Three of the UK's most recent terror attacks were conducted by people who were on “deradicalization” programs.
Deradicalization is a controversial counter-terror measure where terrorists, or those believed to be at risk of radicalization, get counselling to change or reject their extremist views.
“Hard” approaches focus on squashing extremist ideas, while “soft” approaches rely on community and grassroots methods to turn people away from extremist behaviour towards a meaningful civilian life.
Experts say “hard” deradicalization schemes do not work as well as “soft” tactics, and some critics say governments like the UK unfairly targets Islamic communities.
Countries like Saudi Arabia, Malaysia, and Denmark have touted success with the “soft” approach.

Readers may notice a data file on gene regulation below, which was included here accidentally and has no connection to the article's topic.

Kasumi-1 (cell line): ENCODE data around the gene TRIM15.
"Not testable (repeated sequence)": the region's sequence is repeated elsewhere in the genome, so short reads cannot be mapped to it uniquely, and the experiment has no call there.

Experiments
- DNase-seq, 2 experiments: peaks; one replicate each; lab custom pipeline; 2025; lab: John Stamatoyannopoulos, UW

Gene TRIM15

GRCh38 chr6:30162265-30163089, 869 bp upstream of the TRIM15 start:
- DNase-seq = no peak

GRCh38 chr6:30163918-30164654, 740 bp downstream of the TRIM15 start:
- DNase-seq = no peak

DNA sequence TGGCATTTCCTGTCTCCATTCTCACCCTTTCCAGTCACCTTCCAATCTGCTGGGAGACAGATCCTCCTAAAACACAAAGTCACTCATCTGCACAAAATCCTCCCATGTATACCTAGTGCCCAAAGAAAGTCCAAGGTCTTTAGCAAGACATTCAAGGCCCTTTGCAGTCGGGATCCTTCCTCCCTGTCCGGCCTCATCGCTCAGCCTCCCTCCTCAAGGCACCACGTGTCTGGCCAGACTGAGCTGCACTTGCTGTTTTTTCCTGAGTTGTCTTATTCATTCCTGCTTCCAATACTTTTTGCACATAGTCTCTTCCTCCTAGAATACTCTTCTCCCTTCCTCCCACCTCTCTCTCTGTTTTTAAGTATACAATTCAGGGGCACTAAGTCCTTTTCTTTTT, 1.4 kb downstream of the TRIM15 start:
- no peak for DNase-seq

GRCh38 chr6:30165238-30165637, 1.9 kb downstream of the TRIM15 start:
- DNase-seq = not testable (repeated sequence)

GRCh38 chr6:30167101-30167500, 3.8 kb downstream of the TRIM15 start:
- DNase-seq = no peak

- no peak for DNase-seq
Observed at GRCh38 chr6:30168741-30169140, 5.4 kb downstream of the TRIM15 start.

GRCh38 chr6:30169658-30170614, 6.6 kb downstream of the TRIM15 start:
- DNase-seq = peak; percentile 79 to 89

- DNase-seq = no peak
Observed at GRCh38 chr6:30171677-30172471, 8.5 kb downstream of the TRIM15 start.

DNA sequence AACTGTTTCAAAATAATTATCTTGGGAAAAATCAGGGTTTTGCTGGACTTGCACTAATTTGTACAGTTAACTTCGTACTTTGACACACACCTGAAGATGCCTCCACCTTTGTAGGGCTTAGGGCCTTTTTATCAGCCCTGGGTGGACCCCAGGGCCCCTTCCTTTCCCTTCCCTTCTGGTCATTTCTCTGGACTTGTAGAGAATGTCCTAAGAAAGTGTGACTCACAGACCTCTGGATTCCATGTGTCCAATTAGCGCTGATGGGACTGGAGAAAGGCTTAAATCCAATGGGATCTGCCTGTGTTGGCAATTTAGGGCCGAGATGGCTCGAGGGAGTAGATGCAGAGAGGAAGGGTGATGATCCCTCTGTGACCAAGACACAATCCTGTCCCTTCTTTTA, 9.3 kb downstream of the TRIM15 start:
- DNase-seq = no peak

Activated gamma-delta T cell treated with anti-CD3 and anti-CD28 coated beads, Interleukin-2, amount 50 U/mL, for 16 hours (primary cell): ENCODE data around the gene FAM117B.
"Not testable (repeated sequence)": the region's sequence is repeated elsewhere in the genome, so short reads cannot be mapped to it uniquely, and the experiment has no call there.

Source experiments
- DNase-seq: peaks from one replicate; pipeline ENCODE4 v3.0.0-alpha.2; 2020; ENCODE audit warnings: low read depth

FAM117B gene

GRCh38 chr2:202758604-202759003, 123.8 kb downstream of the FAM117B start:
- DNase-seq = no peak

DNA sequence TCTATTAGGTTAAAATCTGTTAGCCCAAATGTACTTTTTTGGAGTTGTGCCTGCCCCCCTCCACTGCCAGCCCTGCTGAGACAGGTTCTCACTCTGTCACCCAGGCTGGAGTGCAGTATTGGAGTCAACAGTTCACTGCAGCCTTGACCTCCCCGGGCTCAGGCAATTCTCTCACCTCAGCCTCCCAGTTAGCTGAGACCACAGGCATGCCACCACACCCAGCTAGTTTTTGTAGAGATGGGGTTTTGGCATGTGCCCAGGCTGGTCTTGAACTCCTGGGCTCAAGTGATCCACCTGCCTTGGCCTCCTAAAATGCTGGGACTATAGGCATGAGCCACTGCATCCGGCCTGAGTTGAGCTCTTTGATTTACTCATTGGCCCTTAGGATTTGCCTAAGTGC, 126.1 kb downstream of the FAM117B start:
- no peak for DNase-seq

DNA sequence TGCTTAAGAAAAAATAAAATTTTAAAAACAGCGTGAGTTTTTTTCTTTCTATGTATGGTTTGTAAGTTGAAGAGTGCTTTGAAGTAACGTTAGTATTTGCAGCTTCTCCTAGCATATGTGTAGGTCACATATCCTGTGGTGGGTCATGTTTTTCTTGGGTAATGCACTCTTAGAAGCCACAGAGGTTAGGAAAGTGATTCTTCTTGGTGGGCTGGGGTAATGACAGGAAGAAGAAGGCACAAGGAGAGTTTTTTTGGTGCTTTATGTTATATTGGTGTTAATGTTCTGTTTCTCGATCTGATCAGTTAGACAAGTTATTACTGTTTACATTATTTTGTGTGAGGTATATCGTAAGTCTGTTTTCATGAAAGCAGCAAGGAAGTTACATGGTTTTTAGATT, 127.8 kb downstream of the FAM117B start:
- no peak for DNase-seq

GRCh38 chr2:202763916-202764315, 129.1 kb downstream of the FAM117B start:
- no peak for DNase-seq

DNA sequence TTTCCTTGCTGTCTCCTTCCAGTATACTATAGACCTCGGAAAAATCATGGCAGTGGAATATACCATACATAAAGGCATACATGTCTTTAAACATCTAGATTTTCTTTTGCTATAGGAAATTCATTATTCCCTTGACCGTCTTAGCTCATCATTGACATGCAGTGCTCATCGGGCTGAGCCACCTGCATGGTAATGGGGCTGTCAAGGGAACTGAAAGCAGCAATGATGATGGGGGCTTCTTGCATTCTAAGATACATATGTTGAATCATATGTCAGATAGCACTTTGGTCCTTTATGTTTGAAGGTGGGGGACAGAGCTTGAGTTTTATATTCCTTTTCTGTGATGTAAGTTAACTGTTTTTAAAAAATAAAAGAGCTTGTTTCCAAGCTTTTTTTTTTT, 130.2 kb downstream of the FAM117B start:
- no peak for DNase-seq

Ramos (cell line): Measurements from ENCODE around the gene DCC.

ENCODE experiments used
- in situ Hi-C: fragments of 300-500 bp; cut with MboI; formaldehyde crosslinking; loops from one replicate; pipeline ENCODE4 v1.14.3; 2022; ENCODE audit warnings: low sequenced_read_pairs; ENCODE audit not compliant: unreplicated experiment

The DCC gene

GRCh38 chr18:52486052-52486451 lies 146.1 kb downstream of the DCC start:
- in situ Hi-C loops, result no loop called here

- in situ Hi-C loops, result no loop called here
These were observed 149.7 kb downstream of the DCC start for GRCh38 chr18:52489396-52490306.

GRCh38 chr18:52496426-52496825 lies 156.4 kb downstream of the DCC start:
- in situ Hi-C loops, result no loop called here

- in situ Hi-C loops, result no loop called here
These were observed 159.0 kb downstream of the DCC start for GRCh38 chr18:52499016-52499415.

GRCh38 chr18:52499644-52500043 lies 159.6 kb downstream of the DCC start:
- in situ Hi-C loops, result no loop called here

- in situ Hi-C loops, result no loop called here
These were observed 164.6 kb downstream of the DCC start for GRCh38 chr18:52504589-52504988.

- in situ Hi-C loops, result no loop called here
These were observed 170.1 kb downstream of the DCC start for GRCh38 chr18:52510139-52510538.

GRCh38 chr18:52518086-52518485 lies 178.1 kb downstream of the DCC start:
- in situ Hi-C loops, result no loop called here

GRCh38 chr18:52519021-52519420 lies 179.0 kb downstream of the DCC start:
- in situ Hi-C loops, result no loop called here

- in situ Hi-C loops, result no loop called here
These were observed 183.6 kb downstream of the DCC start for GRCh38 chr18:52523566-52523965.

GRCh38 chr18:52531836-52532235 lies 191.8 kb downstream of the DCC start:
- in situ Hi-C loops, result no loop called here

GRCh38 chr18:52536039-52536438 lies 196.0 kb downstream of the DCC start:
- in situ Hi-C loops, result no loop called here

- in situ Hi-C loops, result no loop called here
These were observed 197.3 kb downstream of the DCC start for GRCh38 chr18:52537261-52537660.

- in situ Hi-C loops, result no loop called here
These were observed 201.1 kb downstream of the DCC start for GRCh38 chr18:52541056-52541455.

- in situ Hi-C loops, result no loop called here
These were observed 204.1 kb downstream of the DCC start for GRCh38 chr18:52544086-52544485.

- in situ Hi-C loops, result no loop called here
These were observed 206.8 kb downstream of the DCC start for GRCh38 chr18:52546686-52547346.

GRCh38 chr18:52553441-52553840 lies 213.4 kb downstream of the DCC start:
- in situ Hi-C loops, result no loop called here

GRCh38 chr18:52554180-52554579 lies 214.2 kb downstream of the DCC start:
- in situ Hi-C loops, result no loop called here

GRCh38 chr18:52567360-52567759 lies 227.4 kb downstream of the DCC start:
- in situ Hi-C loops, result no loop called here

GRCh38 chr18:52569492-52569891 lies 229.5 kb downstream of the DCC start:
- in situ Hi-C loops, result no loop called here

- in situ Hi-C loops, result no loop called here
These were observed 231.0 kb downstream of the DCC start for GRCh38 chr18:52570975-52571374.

Here's why deradicalization can work as a counter-terror measure if it's done in the right way.
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The London Bridge terror attack has raised fresh questions over the controversial practice of government agencies trying to deradicalize terrorists.
Deradicalization programs are used by authorities the world over. In Germany there's Exit for neo-Nazis, or Hayat for Islamic extremists, and in Minnesota there's the Terrorism Disengagement and Deradicalization Program.See the rest of the story at Business Insider
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